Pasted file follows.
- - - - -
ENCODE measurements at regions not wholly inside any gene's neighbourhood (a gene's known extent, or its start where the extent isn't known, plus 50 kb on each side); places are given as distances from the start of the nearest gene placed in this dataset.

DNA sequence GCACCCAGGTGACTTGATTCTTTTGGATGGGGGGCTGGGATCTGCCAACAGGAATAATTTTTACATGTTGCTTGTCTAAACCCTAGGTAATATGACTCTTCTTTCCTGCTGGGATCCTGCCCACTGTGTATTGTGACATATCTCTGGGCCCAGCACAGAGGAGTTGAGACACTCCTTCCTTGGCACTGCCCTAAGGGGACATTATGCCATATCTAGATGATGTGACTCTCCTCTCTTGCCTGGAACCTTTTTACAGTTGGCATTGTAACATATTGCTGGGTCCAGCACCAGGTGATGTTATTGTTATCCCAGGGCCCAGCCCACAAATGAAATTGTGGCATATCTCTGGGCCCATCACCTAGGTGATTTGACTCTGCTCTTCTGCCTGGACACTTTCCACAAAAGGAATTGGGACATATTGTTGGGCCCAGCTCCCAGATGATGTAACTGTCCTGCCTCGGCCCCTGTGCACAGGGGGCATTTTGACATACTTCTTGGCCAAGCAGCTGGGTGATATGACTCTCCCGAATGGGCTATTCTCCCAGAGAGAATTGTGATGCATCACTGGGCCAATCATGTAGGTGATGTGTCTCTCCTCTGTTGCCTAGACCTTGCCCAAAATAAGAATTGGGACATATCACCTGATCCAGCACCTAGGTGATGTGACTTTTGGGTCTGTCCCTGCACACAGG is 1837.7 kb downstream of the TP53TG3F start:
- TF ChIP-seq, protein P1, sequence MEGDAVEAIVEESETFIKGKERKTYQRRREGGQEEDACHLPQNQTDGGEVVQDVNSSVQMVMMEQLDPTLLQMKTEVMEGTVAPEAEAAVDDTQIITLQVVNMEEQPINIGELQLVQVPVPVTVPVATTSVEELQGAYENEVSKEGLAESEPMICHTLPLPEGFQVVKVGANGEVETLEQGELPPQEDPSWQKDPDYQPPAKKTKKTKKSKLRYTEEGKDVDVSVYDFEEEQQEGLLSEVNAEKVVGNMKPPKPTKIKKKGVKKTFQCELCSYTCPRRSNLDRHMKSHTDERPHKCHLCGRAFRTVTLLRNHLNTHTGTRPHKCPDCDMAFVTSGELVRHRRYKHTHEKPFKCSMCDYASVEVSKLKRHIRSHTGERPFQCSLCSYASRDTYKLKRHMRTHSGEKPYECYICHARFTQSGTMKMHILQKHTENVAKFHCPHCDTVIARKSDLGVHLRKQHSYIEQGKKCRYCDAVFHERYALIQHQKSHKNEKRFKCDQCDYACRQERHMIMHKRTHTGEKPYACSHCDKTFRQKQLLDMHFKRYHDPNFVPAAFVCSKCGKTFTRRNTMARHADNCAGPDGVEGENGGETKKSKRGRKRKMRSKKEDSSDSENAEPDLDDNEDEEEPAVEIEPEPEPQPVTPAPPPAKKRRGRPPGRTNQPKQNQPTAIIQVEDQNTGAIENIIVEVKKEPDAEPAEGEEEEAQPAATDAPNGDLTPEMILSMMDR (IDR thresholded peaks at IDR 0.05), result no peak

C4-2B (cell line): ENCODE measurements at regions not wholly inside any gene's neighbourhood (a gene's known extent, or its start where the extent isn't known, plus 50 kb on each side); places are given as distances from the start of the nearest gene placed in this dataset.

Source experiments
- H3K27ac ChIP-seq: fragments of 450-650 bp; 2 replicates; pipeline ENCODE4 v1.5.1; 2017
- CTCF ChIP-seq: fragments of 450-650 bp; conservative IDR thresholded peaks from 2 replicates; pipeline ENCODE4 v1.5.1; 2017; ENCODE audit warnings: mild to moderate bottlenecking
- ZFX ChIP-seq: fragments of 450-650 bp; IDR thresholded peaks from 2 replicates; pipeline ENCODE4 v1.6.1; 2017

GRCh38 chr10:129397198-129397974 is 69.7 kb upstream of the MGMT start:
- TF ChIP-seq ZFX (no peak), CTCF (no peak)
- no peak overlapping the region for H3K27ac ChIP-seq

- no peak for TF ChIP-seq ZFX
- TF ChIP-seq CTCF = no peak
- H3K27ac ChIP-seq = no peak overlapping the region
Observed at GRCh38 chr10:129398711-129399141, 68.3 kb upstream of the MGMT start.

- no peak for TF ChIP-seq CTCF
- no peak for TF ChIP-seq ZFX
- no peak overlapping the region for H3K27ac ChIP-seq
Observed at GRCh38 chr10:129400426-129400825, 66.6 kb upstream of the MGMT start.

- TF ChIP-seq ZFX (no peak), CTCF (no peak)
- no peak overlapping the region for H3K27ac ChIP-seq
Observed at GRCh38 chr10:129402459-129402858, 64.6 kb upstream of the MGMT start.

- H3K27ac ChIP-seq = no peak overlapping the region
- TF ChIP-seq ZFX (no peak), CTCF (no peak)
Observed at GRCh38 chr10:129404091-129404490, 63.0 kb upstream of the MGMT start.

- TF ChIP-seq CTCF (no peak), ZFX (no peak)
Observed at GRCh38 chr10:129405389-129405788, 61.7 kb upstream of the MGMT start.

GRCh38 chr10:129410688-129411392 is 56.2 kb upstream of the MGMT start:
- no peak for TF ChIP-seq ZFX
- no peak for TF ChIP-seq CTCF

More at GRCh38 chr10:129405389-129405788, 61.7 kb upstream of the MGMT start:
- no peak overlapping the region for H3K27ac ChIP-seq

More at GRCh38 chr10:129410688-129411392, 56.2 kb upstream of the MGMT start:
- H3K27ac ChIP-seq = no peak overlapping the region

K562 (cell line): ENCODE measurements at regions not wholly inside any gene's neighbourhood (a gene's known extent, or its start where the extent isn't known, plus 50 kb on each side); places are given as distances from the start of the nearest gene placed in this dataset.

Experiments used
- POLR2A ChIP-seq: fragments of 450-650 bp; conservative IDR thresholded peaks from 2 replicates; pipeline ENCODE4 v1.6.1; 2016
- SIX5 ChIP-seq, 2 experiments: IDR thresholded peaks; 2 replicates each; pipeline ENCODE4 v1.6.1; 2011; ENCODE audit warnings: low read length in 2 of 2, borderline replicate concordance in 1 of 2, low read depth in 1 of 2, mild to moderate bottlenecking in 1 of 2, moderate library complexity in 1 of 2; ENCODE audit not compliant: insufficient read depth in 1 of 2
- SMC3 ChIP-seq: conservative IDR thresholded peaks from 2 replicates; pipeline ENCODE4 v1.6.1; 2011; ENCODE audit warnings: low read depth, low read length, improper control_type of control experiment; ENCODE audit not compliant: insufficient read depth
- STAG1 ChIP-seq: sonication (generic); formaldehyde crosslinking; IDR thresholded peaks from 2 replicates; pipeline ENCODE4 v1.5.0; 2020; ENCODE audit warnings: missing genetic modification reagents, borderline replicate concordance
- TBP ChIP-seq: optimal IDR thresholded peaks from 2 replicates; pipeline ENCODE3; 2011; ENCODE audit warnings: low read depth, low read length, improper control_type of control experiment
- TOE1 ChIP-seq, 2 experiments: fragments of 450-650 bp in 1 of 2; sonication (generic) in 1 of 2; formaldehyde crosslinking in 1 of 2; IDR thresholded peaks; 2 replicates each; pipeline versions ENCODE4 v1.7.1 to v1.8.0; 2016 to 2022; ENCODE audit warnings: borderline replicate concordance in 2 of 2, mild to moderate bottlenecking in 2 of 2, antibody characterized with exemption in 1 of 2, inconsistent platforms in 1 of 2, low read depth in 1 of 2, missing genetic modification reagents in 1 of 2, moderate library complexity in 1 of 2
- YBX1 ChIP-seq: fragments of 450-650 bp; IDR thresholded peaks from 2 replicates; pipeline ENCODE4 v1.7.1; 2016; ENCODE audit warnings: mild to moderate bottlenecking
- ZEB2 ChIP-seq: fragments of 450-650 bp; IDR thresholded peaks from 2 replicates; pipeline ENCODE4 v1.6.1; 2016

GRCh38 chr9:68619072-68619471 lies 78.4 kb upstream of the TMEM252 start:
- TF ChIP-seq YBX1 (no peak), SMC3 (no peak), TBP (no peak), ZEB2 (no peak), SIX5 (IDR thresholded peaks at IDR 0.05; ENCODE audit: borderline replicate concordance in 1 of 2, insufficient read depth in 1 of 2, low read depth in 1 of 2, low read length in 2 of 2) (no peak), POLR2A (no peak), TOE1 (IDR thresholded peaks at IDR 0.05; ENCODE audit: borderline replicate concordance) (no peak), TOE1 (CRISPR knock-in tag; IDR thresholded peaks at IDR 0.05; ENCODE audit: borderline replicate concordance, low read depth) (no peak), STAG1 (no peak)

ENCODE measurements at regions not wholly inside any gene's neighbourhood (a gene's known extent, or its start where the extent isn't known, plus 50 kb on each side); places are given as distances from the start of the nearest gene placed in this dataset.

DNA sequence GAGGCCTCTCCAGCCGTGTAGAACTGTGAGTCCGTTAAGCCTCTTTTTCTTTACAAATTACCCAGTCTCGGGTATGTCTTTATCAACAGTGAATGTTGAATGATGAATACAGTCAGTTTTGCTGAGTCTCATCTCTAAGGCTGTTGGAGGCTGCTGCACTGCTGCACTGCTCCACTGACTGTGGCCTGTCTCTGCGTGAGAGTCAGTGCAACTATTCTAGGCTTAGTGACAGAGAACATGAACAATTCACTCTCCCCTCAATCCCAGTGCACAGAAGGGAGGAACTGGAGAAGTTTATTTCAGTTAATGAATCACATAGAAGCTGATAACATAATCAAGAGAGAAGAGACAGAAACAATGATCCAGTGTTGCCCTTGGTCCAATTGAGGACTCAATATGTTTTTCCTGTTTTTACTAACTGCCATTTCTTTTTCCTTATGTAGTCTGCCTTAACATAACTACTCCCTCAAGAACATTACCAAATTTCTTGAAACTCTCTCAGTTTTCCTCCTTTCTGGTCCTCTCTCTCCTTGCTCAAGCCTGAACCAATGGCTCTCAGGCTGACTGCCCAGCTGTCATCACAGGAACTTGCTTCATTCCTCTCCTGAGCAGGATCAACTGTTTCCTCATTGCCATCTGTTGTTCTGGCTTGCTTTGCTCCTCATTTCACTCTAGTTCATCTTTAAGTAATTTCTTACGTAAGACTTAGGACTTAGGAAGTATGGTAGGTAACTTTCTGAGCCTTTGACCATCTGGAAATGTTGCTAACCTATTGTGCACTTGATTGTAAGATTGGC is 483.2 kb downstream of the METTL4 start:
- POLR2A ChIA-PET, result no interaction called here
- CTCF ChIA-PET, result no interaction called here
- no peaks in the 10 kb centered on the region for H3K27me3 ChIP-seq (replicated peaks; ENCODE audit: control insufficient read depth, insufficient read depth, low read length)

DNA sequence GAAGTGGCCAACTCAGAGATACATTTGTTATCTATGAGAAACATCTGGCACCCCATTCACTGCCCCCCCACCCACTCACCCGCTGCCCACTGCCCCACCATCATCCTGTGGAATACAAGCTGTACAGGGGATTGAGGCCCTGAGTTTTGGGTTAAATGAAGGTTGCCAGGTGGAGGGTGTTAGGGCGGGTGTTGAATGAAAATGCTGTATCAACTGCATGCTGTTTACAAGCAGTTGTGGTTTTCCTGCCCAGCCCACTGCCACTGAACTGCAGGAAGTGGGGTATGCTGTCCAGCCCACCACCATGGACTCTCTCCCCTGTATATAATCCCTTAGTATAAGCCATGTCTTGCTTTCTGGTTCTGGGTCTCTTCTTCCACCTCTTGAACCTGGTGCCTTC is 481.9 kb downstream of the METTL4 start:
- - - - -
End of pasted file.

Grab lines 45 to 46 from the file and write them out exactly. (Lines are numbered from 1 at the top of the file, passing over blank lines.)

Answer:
GRCh38 chr9:68619072-68619471 lies 78.4 kb upstream of the TMEM252 start:
- TF ChIP-seq YBX1 (no peak), SMC3 (no peak), TBP (no peak), ZEB2 (no peak), SIX5 (IDR thresholded peaks at IDR 0.05; ENCODE audit: borderline replicate concordance in 1 of 2, insufficient read depth in 1 of 2, low read depth in 1 of 2, low read length in 2 of 2) (no peak), POLR2A (no peak), TOE1 (IDR thresholded peaks at IDR 0.05; ENCODE audit: borderline replicate concordance) (no peak), TOE1 (CRISPR knock-in tag; IDR thresholded peaks at IDR 0.05; ENCODE audit: borderline replicate concordance, low read depth) (no peak), STAG1 (no peak)